Guns & Ammo Network


Collapse bottom bar
Subscribe

S&W Unleashes The Night Guards

September 23rd, 2010 0

Smith & Wesson’s new Night Guard series revolvers represent both a return to basics and a significant innovation in the world of personal-defense handguns.


S&W has returned to basics with the new Night Guard series of revolvers. Proof of that lies in the fact that short-barrel, compact, double-action revolvers have been a mainstay of the American firearms market for well over a century, long preceding the modern market focus on semiauto pistols. But at the same time, these new revolvers also incorporate significant innovation in that they embody a variety of advanced construction and design features, and they share a common configuration that encompasses three different frame sizes and five different chamberings.

The six individual members of the new Night Guard family are the Model 329NG .44 Magnum (N-Frame), the Model 325NG .45 ACP (N-Frame), the Model 327NG .357 Magnum (N-Frame), the Model 396NG .44 Special (L-Frame), the Model 386NG .357 Mag. (L-Frame), and the Model 315NG .38 Special (K-Frame). All six models feature matte-black scandium/aluminum-alloy ultralightweight frames; stainless-steel cylinders with matching matte-black Physical Vapor Deposit (PVD) finish; and 2.5-inch, sleeved, steel barrels with matte-black shrouds. All six models also employ Cylinder & Slide Extreme Duty fixed U-notch rear sights, XS Sights 24/7 tritium front night sights, and Pachmayr Compac grips.

They all look nearly identical, and to a remarkable degree, they all feel, handle, and balance alike–in spite of their different frame sizes and chamberings. One of the primary reasons for this commonality of feel is the fact that there is only 5.3 ounces of weight variation between the heaviest member of the family, the M329 .44 Mag. at 29.3 ounces, and the lightest member of the family, the M315 .38 Spl. at 24.0 ounces. Another reason is the common configuration of their Pachmayr Compac grips, which have very little difference in external dimensions whether for the N-Frame models or the L/K-Frame models.

Weighty Matters
The core element of the Night Guard concept, of course, is the revolvers’ notably lighter weight compared to other similarly dimensioned revolvers in the same chamberings. This is made possible by S&W’s exclusive use of scandium-alloy frame construction. The company originally pioneered the use of scandium alloy in 1999 with the introduction of its AirLite Sc L-Frame and J-Frame .357 Mag. revolvers with titanium cylinders, resulting in the lightest .357 Mag. revolver in existence, the J-Frame Model 360PD (12 ounces). The concept was also later adapted to titanium-cylinder N-Frame magnums as well, with the 4-inch Models 327PD .357 Mag., 357PD .41 Mag., and 329PD .44 Mag. weighing just 24.3, 27.5, and 26 ounces, respectively.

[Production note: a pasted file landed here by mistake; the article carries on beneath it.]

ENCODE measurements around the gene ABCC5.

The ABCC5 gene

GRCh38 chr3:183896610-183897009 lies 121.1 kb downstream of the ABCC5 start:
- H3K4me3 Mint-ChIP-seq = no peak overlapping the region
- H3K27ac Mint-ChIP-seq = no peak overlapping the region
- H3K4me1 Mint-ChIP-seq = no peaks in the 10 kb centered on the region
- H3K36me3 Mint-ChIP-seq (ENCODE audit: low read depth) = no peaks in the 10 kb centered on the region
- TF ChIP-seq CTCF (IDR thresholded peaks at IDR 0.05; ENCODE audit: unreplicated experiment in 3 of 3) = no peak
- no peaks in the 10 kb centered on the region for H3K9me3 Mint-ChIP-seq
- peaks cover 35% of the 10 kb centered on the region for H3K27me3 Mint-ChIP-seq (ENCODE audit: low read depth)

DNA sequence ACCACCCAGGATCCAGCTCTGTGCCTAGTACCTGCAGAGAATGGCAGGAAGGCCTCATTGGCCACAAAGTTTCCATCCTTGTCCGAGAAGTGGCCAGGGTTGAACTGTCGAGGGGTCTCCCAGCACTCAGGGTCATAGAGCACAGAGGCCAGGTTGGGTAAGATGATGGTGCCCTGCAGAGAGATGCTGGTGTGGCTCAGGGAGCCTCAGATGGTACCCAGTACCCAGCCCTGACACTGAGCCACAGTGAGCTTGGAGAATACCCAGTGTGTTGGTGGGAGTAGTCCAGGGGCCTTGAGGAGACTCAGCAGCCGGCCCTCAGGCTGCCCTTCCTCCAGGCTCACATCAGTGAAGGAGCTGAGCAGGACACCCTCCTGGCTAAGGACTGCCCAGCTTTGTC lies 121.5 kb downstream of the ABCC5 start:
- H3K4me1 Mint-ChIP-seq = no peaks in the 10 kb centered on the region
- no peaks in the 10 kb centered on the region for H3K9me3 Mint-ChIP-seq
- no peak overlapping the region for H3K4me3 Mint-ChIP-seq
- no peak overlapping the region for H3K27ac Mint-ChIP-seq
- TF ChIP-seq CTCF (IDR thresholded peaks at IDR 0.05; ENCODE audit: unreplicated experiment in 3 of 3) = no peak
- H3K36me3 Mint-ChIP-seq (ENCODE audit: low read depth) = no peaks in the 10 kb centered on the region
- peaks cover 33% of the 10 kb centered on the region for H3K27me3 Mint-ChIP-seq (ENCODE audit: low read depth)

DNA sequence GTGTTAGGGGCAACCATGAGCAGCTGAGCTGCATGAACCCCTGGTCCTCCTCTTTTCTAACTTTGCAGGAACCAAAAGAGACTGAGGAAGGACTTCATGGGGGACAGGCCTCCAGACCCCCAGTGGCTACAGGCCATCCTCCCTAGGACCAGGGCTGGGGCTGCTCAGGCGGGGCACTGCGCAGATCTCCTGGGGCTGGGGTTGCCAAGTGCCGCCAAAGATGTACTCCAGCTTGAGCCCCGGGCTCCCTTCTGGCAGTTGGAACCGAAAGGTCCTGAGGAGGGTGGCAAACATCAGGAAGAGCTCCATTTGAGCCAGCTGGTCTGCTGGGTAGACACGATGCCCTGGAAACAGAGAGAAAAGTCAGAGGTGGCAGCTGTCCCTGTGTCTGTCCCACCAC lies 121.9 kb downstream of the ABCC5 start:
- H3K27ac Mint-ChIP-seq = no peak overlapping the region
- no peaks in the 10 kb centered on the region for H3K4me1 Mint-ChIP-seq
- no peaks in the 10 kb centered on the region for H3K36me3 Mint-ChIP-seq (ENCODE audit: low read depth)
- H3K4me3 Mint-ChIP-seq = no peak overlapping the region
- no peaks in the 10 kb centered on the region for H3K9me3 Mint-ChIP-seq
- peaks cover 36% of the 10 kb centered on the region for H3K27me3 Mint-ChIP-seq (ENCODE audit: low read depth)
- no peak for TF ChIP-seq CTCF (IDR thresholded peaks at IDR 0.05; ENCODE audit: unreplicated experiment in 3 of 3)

Some technical background:
Aluminum-frame revolvers for medium-pressure loads such as the .38 Spl. have been around for a long time, but typical firearms-grade aluminum-alloy frames absolutely cannot handle the pressures associated with magnum cartridges, which is why S&W never offered any of its previous Airweight aluminum-frame/steel-cylinder medium- and small-frame revolvers in magnum calibers. Even an all-titanium magnum revolver, which is certainly strong enough, cannot be as lightweight as a comparably sized aluminum-frame revolver with a titanium or steel cylinder because aluminum is two-thirds of the weight of titanium. So for a magnum revolver to match the weight of a medium-power Airweight revolver, something entirely different is needed: a frame material with the margin of strength necessary for safe magnum use at aluminum’s weight.


Night Guard sights consist of XS Sight’s 24/7 Big Dot tritium front and Cylinder & Slide’s Extreme Duty fixed rear.

In previous firearms manufacture, no such material existed until S&W’s engineers focused on scandium. Scandium is a metallic element, number 21 in the chemist’s Periodic Table. That’s just one atomic number below titanium (one less proton/electron per atom). Scandium shares many of titanium’s unique elemental qualities plus one crucial additional aspect. Unlike titanium, scandium transmits a great deal of its remarkable strength and flexibility when alloyed in extremely small percentages with other metals. This is a very good thing, since while titanium is very common–the eighth most common element on earth, in fact–scandium is extremely rare and expensive, and all current sources for this metal are outside the Western Hemisphere–primarily from leftover military stockpiles of the former Soviet Union in the Ukraine, which were extracted from uranium tailings.

S&W engineers arrived at a unique metal alloy, primarily involving trace amounts of scandium in a particular combination with aluminum (but much more complex than that simple description), which provided the necessary margin of strength for use in magnum revolver frames and a weight virtually identical to conventional aluminum-frame alloy alone. In fact, the only structural difference between a scandium-alloy frame and S&W’s previous aluminum-alloy Airweight frames is the addition of a replaceable, thin, hardened-steel “blast shield” in the topstrap above the barrel/cylinder gap to eliminate gas-cutting erosion of the metal from the ignition of high-pressure magnum loads.